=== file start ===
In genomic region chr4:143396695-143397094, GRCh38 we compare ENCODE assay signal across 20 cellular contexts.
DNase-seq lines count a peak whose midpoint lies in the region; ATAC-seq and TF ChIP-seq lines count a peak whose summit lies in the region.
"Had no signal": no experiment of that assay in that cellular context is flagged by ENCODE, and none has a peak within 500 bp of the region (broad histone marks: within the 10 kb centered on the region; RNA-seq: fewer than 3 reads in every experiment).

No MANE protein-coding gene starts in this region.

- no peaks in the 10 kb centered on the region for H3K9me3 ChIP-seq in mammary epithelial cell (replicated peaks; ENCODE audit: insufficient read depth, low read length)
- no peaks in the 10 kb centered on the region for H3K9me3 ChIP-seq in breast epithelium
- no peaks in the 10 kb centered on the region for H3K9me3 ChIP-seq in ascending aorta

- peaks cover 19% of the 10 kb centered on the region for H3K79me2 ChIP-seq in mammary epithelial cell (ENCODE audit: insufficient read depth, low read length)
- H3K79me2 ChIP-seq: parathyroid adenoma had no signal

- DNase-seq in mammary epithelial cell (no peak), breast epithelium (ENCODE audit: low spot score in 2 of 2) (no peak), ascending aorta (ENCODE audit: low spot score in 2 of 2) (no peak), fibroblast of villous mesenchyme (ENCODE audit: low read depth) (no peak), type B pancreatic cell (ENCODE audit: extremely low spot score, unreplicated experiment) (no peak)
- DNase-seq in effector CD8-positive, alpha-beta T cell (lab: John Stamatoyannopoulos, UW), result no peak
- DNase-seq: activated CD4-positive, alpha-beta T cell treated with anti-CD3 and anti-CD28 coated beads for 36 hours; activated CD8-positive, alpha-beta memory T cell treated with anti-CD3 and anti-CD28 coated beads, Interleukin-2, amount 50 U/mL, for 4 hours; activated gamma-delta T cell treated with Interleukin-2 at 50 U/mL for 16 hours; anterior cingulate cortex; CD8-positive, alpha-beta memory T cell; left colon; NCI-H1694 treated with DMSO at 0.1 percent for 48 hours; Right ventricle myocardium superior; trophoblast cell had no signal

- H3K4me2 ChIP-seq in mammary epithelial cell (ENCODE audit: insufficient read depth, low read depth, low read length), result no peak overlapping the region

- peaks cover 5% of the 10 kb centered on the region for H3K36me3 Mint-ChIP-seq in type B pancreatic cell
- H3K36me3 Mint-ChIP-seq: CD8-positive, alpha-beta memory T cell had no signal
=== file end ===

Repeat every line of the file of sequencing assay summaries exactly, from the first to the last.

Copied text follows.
In genomic region chr4:143396695-143397094, GRCh38 we compare ENCODE assay signal across 20 cellular contexts.
DNase-seq lines count a peak whose midpoint lies in the region; ATAC-seq and TF ChIP-seq lines count a peak whose summit lies in the region.
"Had no signal": no experiment of that assay in that cellular context is flagged by ENCODE, and none has a peak within 500 bp of the region (broad histone marks: within the 10 kb centered on the region; RNA-seq: fewer than 3 reads in every experiment).

No MANE protein-coding gene starts in this region.

- no peaks in the 10 kb centered on the region for H3K9me3 ChIP-seq in mammary epithelial cell (replicated peaks; ENCODE audit: insufficient read depth, low read length)
- no peaks in the 10 kb centered on the region for H3K9me3 ChIP-seq in breast epithelium
- no peaks in the 10 kb centered on the region for H3K9me3 ChIP-seq in ascending aorta

- peaks cover 19% of the 10 kb centered on the region for H3K79me2 ChIP-seq in mammary epithelial cell (ENCODE audit: insufficient read depth, low read length)
- H3K79me2 ChIP-seq: parathyroid adenoma had no signal

- DNase-seq in mammary epithelial cell (no peak), breast epithelium (ENCODE audit: low spot score in 2 of 2) (no peak), ascending aorta (ENCODE audit: low spot score in 2 of 2) (no peak), fibroblast of villous mesenchyme (ENCODE audit: low read depth) (no peak), type B pancreatic cell (ENCODE audit: extremely low spot score, unreplicated experiment) (no peak)
- DNase-seq in effector CD8-positive, alpha-beta T cell (lab: John Stamatoyannopoulos, UW), result no peak
- DNase-seq: activated CD4-positive, alpha-beta T cell treated with anti-CD3 and anti-CD28 coated beads for 36 hours; activated CD8-positive, alpha-beta memory T cell treated with anti-CD3 and anti-CD28 coated beads, Interleukin-2, amount 50 U/mL, for 4 hours; activated gamma-delta T cell treated with Interleukin-2 at 50 U/mL for 16 hours; anterior cingulate cortex; CD8-positive, alpha-beta memory T cell; left colon; NCI-H1694 treated with DMSO at 0.1 percent for 48 hours; Right ventricle myocardium superior; trophoblast cell had no signal

- H3K4me2 ChIP-seq in mammary epithelial cell (ENCODE audit: insufficient read depth, low read depth, low read length), result no peak overlapping the region

- peaks cover 5% of the 10 kb centered on the region for H3K36me3 Mint-ChIP-seq in type B pancreatic cell
- H3K36me3 Mint-ChIP-seq: CD8-positive, alpha-beta memory T cell had no signal